Of course, the Russians may not have known of the Neptune cruise missiles’ existence or true capability. If that is the case then that is a major failing of their intelligence apparatus. The fact the Ukrainians had them should have been known – some reports say that they started development when the country became independent. Once that is apparent then it should have been analysed as to whether they could use them, for after all the missiles would need to be positioned inside their range, and operated by capable personnel. It is very odd that if such an analysis was made then it was discounted. Normally an intelligence apparatus would say there was a ‘60 per cent chance the missiles were operational and the personnel capable’ or some such wording. Even with a very low percentage of certainty it would be a brave ship commander who would take his vessel that close to the threat.

Even if hit by a missile or two, a large warship could possibly be saved. It would depend on the sea conditions at the time; the serviceability of the ship – Moskva was launched in 1979, so she was old for a combat vessel, although refits should have seen her still capable. In the case of such a strike, then the damage control measures employed on board should have seen some survivability. A warship is constructed in watertight compartments, and in a fighting situation she should have been closed up, that is, with all hatches and doors closed. Notably when Belgrano was struck by a torpedo fired by the submarine HMS Conqueror the ship was not closed up. Her internal hatches between watertight compartments were open allowing uncontrollable flooding to occur. A missile strike would take out one or more compartments, and they may well have been open to the sea. A combination of stopping the leaks and pumping out, or counter-flooding to correct list, could have seen her survive. If, as the Russians are saying a fire broke out, again, that would have been able to be coped with if the ship was closed up allowing for determined firefighters to contain the blaze and starve it of oxygen.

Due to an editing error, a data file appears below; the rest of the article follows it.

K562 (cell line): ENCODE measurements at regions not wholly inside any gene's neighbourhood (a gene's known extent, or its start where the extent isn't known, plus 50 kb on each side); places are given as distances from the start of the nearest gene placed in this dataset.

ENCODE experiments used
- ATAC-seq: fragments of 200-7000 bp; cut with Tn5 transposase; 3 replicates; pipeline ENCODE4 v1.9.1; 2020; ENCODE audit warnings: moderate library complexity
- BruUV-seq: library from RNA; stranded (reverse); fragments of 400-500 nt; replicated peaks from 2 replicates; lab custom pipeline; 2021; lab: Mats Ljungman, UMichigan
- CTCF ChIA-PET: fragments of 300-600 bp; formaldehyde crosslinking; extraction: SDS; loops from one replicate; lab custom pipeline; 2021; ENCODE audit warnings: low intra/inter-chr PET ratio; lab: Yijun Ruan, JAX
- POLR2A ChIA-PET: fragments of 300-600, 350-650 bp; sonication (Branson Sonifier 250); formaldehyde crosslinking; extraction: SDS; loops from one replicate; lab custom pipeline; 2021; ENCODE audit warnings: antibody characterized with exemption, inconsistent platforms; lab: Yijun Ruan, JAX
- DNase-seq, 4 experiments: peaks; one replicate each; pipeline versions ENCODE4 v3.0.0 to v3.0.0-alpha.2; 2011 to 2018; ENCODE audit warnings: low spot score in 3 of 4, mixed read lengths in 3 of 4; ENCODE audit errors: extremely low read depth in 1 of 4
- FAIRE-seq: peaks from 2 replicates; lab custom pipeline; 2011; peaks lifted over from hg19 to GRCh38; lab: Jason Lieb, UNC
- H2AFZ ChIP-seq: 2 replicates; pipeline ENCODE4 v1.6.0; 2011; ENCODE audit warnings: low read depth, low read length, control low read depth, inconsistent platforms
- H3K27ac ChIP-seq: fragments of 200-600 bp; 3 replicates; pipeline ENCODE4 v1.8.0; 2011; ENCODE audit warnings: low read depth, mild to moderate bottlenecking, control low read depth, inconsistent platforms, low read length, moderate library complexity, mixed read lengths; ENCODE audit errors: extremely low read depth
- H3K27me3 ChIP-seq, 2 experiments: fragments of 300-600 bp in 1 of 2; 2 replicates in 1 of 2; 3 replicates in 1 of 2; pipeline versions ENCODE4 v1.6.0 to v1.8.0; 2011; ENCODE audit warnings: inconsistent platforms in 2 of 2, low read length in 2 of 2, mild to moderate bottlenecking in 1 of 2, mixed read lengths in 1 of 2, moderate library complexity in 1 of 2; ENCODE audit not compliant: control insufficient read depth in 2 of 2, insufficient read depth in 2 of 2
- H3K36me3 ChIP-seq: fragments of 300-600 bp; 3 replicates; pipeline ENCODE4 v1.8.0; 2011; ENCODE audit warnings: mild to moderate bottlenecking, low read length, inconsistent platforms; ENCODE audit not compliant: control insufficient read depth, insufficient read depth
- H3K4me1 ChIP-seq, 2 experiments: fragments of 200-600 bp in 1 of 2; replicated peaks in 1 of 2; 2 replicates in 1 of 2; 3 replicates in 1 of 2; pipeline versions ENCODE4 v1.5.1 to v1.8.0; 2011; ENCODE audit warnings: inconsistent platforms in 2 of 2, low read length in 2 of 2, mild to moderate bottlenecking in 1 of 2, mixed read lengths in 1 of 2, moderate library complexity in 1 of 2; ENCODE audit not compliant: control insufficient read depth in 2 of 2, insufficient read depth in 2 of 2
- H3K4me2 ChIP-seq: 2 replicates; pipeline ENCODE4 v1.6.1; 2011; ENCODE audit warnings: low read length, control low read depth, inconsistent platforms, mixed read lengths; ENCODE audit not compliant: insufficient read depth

However, if the ship’s company did not have the correct or sufficient equipment – or the training, as is the case with some navies – then the damage could worsen. Sometimes it’s just inevitable anyway. Even the best forces can be overwhelmed. Again from the Falklands, this is what happened to HMS Sheffield, a destroyer hit by an Exocet air-launched missile from an Argentine aircraft in May 1982. Her damage got progressively worse, and she sank under tow. 

Like the Argentine cruiser General Belgrano in the same war, the Moskva was a big ship with many hundreds of sailors aboard. In the Falklands, the loss of life was considerable, 323 sailors. We may also learn in time just how many lives were lost. Whatever the tragic number, this is the largest warship sunk in combat since the Falklands War. It also appears this will be a very big lesson in how not to operate modern warships successfully. 

Dr Tom Lewis OAM is a military historian and a former intelligence analyst in the Royal Australian Navy. His recent book, Teddy Sheean VC, has been awarded the Commodore Sam Bateman book prize by the Australian Naval Institute.